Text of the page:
A sport that causes otherwise rational dogs to chase a plastic baggie running at full speed around a course for anywhere from 45 seconds to 3 minutes. Lure coursing is based on the ancient sport of live game coursing, or the pursuit of game by dogs that hunt by sight rather than scent. Coursing is one of the oldest of the hunting dog sports. In the Middle Ages, coursing was a sport reserved for royalty; for some time in England, commoners could not own a Greyhound.

Lure Coursing in America

In the United States, the spread of farming to the great grasslands of the West was accompanied by the coursing of jack rabbits and coyotes. Some of the earliest AKC-registered Borzoi were located in Kansas. In the late 1800s, coursing changed from hunting events to competitive coursing events using live game where sighthounds were chased live game in an enclosed area called "closed park coursing." It is no longer practiced in the United States by any organized sports groups.

In the 1920s, a mechanical system that ran along a racetrack rail replaced most live-game track coursing in the U.S., Great Britain and Europe. While that system provides a great test of speed, the tracks eliminate the spectacular turns executed by a hound in pursuit of live game.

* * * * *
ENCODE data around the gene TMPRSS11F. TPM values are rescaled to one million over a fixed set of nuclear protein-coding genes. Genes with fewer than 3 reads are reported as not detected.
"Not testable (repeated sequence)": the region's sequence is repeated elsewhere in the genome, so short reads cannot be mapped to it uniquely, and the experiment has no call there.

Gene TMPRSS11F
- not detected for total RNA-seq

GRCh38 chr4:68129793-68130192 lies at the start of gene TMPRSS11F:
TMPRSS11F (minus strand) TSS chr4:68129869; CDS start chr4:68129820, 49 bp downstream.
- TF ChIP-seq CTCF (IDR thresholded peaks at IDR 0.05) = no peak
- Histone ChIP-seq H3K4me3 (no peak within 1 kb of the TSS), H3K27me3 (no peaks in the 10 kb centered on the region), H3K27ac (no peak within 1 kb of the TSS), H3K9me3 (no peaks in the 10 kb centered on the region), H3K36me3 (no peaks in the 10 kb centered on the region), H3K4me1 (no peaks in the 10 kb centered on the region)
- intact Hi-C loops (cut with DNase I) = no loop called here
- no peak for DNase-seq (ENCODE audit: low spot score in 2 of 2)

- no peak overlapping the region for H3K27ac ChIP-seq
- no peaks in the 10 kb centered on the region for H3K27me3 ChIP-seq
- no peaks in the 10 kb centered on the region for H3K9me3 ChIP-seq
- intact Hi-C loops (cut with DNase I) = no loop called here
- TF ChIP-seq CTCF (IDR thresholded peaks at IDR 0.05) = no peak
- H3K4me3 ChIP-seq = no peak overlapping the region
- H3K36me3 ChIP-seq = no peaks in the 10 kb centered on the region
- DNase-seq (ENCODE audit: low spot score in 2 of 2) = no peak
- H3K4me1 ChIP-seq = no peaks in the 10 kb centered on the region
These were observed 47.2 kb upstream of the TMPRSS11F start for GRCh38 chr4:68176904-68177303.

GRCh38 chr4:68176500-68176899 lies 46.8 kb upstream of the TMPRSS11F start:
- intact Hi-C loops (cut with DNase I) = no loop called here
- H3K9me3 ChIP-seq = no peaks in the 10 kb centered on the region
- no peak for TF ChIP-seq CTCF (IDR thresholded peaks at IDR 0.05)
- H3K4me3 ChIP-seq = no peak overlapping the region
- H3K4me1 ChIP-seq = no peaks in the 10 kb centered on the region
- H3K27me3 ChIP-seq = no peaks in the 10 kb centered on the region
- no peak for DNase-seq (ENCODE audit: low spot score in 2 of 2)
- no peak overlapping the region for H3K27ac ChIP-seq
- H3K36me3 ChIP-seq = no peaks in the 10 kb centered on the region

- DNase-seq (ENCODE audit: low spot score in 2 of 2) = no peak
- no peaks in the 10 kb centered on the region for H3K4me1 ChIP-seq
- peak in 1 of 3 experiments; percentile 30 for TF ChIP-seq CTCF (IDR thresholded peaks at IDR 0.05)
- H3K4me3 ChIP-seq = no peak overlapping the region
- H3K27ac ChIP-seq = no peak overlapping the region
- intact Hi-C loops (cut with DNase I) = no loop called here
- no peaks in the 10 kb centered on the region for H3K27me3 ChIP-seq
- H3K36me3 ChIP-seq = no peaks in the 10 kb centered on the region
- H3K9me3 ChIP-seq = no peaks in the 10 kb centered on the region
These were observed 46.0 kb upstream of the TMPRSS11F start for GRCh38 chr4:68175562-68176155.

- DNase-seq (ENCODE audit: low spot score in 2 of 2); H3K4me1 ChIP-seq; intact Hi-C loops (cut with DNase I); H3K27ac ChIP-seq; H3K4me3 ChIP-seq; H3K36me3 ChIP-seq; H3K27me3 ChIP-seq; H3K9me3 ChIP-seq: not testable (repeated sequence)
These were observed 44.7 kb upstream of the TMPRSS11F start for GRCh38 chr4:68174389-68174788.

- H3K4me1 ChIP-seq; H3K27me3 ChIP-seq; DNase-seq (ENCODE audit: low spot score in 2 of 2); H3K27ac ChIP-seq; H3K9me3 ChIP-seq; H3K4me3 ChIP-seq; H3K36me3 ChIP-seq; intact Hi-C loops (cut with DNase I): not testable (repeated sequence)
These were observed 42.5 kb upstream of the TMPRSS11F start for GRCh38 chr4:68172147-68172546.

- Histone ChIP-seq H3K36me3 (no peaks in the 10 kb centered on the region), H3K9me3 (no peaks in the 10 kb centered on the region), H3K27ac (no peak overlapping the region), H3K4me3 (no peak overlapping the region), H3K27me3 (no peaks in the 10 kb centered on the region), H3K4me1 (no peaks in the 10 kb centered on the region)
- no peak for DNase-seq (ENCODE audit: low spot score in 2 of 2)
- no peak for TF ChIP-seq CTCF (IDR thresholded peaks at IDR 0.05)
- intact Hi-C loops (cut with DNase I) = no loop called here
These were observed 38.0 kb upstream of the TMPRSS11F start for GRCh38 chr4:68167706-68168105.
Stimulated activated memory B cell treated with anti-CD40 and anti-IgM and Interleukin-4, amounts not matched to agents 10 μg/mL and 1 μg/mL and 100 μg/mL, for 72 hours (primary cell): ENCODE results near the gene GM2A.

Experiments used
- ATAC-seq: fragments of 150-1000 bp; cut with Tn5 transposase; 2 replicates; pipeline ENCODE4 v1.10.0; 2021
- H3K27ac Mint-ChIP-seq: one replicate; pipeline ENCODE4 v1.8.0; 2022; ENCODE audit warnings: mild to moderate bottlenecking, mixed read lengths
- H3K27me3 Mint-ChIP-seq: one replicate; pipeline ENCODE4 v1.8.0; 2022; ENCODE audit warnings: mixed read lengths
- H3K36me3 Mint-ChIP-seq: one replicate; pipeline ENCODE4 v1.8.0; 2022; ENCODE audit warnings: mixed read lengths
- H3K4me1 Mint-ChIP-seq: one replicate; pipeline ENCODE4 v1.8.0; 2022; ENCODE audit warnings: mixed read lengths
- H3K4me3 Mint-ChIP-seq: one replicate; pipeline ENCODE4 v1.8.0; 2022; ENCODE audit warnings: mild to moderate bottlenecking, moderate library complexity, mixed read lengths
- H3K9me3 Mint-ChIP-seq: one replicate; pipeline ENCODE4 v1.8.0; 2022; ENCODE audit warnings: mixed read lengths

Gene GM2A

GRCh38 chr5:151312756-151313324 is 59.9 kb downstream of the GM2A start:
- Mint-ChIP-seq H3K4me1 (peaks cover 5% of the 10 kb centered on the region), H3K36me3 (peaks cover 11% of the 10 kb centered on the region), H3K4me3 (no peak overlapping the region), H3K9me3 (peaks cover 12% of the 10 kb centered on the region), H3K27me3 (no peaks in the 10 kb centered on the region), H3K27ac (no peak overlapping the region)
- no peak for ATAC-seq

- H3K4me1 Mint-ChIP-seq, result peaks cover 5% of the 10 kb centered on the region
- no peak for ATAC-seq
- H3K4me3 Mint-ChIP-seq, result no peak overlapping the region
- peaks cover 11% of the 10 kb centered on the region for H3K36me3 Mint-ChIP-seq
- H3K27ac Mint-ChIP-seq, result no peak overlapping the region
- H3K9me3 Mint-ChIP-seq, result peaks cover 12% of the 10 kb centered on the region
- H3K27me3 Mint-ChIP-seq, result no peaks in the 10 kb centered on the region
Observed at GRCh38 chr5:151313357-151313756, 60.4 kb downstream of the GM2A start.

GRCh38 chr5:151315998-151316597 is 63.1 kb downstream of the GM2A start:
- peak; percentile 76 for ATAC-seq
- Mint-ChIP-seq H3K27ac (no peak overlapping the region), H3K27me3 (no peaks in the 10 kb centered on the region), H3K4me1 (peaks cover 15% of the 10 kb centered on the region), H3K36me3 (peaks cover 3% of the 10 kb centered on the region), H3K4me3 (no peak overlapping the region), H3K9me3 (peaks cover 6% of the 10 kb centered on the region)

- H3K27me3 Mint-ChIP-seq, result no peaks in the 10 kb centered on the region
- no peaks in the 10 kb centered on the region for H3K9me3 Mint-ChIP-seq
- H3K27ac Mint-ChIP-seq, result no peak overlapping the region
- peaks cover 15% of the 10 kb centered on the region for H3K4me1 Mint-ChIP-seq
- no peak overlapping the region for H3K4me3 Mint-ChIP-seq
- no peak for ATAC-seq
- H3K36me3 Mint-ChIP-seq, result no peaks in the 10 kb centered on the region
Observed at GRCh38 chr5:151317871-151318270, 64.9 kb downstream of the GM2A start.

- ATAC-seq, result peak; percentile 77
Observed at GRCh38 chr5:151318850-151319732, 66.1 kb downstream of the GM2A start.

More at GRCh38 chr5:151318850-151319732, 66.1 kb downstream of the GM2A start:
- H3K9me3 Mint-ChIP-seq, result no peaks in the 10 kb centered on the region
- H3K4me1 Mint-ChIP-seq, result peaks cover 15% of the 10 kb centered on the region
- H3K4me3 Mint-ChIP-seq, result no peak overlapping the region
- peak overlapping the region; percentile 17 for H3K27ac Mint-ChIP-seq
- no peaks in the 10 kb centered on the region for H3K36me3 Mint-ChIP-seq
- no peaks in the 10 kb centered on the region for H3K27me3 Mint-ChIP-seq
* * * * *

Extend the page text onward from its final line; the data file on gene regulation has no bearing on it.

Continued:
Photos by CWP Photography from my first lure coursing to break up the history lesson:

As you will note in the photos, I am wearing both my collar and a harness. Not a wise decision because either of them could have easily gotten caught in the line that the lure "runs" on. I learned that very helpful bit of information during the Dog Scout Lecture "Lure Coursing 101: Orientation and Safety" taught by none other that the Founder of DSA, Lonnie Olson. We were very fortunate to have Lonnie the Lure Meister travel all the way from St. Helen, Michigan to Swanton, Maryland to participate in Troop 161's Second Annual Blue Ridge Mini Camp.

Back to the history lesson on lure coursing in America

In the early 1970s, Lyle Gillette, a California breeder of Borzoi and Salukis, envisioned a coursing system that would be portable, could be set up in a five- to seven-acre open area and was not dependent on the availability of live prey. After much trial and error, he designed and perfected the mechanical lure, where the "prey" is a plastic bag or piece of artificial fur. Run by a lure operator, the mechanical lure consists of a string run through a set of pullies planted in a field to form a course of 600 to 1,000 yards. The arrangement of the pullies allows the path of the plastic lure to simulate the running and turning actions of live prey.